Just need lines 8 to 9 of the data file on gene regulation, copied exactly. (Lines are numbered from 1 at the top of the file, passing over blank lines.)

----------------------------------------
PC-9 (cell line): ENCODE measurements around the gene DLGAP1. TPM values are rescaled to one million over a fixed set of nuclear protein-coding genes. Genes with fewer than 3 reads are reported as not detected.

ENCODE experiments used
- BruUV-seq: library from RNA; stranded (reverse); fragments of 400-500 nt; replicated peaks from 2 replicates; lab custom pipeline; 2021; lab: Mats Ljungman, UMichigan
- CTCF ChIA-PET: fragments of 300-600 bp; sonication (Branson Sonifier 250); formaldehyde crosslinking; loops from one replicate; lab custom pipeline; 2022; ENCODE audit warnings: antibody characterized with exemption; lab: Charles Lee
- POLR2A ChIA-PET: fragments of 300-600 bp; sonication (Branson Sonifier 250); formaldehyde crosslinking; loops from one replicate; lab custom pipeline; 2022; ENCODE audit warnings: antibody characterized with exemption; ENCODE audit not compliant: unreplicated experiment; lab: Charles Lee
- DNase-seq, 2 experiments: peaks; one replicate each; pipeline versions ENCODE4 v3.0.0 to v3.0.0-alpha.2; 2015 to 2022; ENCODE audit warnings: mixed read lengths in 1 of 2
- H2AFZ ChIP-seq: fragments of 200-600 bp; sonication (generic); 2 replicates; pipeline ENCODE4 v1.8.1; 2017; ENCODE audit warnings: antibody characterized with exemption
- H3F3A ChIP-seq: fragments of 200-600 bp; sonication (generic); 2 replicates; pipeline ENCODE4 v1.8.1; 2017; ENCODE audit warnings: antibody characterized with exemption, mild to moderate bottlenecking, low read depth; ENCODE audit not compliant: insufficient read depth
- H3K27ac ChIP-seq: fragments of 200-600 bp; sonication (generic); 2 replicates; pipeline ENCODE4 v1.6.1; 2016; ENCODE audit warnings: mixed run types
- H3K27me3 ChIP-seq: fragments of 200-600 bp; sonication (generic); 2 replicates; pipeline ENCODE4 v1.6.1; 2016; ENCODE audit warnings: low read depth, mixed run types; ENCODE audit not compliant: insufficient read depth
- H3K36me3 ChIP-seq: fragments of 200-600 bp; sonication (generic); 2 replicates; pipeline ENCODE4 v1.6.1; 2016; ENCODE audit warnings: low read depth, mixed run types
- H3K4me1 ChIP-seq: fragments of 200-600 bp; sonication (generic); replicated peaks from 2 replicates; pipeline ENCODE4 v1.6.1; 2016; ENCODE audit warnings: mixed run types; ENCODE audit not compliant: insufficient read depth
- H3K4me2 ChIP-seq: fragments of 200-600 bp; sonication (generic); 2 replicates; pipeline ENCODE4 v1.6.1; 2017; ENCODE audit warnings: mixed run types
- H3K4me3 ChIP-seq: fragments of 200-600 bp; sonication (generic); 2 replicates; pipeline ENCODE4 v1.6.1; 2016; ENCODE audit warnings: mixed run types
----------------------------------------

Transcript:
- H3F3A ChIP-seq: fragments of 200-600 bp; sonication (generic); 2 replicates; pipeline ENCODE4 v1.8.1; 2017; ENCODE audit warnings: antibody characterized with exemption, mild to moderate bottlenecking, low read depth; ENCODE audit not compliant: insufficient read depth
- H3K27ac ChIP-seq: fragments of 200-600 bp; sonication (generic); 2 replicates; pipeline ENCODE4 v1.6.1; 2016; ENCODE audit warnings: mixed run types